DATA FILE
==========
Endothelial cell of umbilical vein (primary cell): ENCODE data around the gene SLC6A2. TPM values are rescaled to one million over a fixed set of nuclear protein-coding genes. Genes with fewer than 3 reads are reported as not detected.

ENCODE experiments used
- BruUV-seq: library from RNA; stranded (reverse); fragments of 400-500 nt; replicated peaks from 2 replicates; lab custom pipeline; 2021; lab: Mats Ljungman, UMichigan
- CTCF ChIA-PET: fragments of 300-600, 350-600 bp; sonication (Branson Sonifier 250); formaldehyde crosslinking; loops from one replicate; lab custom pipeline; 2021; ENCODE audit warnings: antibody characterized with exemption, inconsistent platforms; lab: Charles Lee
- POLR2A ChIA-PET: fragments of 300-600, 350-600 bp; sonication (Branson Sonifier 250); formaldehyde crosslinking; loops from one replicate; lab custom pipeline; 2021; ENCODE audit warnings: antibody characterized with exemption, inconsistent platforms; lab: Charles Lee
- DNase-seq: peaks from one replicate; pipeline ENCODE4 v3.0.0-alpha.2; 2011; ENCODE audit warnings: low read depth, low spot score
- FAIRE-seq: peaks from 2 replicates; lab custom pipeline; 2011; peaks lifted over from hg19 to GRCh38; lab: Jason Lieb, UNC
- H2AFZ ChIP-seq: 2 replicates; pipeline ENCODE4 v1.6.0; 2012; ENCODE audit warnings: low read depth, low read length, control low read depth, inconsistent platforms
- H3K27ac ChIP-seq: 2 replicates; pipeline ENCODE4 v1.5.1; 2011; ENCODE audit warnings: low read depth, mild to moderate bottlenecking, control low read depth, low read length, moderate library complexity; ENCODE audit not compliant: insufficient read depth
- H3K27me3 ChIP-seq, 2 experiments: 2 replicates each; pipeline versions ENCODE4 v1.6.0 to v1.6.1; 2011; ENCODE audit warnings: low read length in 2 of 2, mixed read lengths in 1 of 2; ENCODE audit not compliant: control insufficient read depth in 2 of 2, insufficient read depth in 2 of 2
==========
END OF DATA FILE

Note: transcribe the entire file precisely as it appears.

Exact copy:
Endothelial cell of umbilical vein (primary cell): ENCODE data around the gene SLC6A2. TPM values are rescaled to one million over a fixed set of nuclear protein-coding genes. Genes with fewer than 3 reads are reported as not detected.

ENCODE experiments used
- BruUV-seq: library from RNA; stranded (reverse); fragments of 400-500 nt; replicated peaks from 2 replicates; lab custom pipeline; 2021; lab: Mats Ljungman, UMichigan
- CTCF ChIA-PET: fragments of 300-600, 350-600 bp; sonication (Branson Sonifier 250); formaldehyde crosslinking; loops from one replicate; lab custom pipeline; 2021; ENCODE audit warnings: antibody characterized with exemption, inconsistent platforms; lab: Charles Lee
- POLR2A ChIA-PET: fragments of 300-600, 350-600 bp; sonication (Branson Sonifier 250); formaldehyde crosslinking; loops from one replicate; lab custom pipeline; 2021; ENCODE audit warnings: antibody characterized with exemption, inconsistent platforms; lab: Charles Lee
- DNase-seq: peaks from one replicate; pipeline ENCODE4 v3.0.0-alpha.2; 2011; ENCODE audit warnings: low read depth, low spot score
- FAIRE-seq: peaks from 2 replicates; lab custom pipeline; 2011; peaks lifted over from hg19 to GRCh38; lab: Jason Lieb, UNC
- H2AFZ ChIP-seq: 2 replicates; pipeline ENCODE4 v1.6.0; 2012; ENCODE audit warnings: low read depth, low read length, control low read depth, inconsistent platforms
- H3K27ac ChIP-seq: 2 replicates; pipeline ENCODE4 v1.5.1; 2011; ENCODE audit warnings: low read depth, mild to moderate bottlenecking, control low read depth, low read length, moderate library complexity; ENCODE audit not compliant: insufficient read depth
- H3K27me3 ChIP-seq, 2 experiments: 2 replicates each; pipeline versions ENCODE4 v1.6.0 to v1.6.1; 2011; ENCODE audit warnings: low read length in 2 of 2, mixed read lengths in 1 of 2; ENCODE audit not compliant: control insufficient read depth in 2 of 2, insufficient read depth in 2 of 2